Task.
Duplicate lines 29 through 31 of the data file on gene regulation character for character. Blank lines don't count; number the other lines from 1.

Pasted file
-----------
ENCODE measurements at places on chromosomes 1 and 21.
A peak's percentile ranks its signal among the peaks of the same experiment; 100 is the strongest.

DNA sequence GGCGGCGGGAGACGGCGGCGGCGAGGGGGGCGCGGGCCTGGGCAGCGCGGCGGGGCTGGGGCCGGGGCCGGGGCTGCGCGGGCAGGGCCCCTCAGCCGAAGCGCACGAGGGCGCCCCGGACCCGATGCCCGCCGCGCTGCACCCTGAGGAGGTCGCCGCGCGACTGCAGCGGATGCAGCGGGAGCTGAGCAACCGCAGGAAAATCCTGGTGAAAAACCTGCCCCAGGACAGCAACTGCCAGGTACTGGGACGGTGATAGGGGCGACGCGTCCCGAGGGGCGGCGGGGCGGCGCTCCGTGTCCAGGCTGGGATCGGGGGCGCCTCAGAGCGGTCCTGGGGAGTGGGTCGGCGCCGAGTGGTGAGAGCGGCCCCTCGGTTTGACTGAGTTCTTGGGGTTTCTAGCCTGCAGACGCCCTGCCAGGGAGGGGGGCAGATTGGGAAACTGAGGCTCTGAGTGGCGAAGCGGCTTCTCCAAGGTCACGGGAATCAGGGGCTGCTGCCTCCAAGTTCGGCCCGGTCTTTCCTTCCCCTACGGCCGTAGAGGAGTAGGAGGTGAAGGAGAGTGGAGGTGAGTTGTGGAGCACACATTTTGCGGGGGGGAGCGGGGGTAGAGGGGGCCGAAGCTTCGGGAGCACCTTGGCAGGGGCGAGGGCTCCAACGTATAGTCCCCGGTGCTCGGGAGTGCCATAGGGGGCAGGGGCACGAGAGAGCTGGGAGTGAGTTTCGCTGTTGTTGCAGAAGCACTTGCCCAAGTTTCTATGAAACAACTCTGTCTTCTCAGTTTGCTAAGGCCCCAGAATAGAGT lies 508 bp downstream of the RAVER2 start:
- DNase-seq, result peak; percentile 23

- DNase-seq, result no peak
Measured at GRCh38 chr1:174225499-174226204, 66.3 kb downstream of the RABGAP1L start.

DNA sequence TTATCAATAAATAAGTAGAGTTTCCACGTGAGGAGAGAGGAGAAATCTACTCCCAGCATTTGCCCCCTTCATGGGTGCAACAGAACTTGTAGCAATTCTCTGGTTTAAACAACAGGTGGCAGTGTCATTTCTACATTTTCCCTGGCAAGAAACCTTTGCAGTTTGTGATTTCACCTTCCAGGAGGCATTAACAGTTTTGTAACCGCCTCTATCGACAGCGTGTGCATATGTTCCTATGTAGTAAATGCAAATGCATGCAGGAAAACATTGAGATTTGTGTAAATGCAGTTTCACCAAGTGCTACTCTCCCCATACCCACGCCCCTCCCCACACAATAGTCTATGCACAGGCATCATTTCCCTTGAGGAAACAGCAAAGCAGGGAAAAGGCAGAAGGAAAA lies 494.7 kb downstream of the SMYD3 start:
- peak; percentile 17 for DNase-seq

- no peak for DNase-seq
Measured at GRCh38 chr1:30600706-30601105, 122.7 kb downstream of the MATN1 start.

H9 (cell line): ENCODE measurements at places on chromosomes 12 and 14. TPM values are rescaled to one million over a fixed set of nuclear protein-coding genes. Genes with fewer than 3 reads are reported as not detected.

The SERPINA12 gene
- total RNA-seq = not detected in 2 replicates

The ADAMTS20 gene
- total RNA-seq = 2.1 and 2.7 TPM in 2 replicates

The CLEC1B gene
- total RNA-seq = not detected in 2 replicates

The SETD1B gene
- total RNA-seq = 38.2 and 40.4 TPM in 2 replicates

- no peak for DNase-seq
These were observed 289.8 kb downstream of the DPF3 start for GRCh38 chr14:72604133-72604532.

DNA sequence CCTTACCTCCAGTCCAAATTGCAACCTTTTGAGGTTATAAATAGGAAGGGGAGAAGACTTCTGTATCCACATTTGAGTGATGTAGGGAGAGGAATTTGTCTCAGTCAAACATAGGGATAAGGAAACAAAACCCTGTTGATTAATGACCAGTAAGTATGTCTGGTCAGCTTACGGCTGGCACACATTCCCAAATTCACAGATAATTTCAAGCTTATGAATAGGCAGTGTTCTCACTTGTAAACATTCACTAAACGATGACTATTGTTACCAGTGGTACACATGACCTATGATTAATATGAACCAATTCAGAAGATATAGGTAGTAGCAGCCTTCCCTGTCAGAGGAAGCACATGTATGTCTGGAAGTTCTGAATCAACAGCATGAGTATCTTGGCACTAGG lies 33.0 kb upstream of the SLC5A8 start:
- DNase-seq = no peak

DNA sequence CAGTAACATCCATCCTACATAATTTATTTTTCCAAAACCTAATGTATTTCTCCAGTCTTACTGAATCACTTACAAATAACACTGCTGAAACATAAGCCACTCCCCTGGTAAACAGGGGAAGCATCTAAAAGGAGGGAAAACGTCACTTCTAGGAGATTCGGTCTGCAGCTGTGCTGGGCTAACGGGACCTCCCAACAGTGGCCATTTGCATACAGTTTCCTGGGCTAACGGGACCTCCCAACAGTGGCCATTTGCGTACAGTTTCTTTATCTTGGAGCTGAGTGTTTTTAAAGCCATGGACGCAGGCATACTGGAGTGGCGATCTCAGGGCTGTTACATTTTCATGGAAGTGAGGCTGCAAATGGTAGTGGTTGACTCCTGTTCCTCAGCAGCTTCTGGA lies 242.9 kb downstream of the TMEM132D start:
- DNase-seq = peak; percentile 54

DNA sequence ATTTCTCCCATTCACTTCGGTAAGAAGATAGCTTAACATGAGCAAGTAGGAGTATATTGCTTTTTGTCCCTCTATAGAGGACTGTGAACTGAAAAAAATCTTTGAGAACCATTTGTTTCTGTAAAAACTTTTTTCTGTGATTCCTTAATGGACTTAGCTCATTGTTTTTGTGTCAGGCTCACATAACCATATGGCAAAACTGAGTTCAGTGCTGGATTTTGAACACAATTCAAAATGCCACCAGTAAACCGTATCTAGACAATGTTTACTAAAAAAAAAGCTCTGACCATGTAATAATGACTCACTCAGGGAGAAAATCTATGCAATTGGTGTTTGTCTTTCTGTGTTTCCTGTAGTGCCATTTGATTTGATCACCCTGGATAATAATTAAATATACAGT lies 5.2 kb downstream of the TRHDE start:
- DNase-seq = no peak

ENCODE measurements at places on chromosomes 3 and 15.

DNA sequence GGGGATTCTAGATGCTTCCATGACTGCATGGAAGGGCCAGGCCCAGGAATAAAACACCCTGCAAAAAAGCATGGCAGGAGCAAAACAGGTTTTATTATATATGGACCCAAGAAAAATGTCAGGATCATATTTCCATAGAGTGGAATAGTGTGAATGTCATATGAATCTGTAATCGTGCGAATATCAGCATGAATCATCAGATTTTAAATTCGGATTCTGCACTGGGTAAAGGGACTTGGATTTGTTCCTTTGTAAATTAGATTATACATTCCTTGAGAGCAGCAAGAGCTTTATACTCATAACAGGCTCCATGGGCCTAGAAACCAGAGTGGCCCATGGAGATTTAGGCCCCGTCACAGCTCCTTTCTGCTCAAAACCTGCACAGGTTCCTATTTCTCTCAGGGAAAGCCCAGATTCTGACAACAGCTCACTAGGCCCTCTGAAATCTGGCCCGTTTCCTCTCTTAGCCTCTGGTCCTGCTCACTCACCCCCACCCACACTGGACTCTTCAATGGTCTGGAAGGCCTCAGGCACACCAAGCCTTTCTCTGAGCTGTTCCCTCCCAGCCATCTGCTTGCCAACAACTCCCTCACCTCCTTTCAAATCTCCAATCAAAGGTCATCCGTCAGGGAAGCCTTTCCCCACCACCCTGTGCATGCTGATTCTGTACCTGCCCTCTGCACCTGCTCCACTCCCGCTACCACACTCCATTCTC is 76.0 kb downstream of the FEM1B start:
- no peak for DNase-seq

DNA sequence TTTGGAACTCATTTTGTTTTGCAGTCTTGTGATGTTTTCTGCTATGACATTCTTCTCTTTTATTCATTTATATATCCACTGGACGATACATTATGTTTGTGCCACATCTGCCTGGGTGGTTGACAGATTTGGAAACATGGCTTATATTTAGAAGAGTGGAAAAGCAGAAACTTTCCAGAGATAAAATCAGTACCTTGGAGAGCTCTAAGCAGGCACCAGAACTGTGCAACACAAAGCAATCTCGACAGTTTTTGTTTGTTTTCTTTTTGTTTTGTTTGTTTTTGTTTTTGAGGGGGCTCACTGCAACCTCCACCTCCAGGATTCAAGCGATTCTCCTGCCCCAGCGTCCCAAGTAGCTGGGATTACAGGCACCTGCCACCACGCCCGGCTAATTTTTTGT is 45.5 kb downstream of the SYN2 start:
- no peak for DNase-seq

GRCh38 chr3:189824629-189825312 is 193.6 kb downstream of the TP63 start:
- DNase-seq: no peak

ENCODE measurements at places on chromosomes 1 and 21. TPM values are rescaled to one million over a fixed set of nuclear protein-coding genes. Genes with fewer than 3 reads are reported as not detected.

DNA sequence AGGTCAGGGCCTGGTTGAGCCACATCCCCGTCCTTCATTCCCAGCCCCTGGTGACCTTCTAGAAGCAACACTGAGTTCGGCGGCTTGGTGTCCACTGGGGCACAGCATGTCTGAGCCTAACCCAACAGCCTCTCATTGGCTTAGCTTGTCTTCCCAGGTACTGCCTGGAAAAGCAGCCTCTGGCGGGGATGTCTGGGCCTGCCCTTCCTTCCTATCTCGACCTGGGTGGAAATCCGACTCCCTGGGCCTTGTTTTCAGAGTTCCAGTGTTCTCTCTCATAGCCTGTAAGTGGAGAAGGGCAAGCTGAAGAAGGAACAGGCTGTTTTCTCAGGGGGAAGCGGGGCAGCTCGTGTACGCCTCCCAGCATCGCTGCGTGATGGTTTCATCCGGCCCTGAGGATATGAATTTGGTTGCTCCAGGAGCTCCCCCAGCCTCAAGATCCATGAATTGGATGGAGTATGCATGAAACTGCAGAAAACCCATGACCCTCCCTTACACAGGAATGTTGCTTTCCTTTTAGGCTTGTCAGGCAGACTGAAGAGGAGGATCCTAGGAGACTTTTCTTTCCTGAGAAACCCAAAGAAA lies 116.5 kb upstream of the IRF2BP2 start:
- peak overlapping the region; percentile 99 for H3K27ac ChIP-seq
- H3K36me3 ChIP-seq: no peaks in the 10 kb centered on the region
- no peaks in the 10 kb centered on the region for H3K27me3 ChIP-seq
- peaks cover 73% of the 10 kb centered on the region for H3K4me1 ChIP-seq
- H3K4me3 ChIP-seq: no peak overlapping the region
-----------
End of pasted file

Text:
DNA sequence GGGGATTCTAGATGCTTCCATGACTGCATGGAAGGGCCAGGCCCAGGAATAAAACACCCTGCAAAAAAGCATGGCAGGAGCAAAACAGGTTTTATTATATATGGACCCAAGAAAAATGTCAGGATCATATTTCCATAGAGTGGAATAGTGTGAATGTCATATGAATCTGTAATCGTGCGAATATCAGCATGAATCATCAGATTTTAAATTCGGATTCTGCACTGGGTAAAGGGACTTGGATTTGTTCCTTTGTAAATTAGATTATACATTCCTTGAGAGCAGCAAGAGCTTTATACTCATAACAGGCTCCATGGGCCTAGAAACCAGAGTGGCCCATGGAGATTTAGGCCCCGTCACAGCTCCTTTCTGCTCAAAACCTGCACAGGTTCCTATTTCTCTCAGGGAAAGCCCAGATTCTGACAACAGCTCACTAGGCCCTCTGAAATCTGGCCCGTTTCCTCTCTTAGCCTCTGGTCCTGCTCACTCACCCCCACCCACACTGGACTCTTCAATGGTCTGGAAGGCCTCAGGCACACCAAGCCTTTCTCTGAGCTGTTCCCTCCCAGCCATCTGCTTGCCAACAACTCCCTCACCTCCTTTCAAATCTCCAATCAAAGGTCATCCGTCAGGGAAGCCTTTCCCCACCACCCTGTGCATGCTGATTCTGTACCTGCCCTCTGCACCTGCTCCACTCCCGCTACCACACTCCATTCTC is 76.0 kb downstream of the FEM1B start:
- no peak for DNase-seq

DNA sequence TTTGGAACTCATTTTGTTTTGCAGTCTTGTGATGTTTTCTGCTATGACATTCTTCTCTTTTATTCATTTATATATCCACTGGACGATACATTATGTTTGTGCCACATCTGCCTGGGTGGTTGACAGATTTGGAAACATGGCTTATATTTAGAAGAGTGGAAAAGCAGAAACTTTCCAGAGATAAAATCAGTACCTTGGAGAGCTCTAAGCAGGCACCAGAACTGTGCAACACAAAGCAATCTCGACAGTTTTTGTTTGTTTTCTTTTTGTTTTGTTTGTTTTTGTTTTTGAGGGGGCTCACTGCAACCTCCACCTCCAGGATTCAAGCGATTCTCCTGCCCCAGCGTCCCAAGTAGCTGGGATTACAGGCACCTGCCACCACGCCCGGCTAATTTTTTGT is 45.5 kb downstream of the SYN2 start: